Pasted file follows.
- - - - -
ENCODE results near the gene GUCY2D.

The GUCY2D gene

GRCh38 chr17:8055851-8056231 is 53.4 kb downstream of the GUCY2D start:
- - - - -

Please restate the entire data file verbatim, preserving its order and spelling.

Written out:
ENCODE results near the gene GUCY2D.

The GUCY2D gene

GRCh38 chr17:8055851-8056231 is 53.4 kb downstream of the GUCY2D start: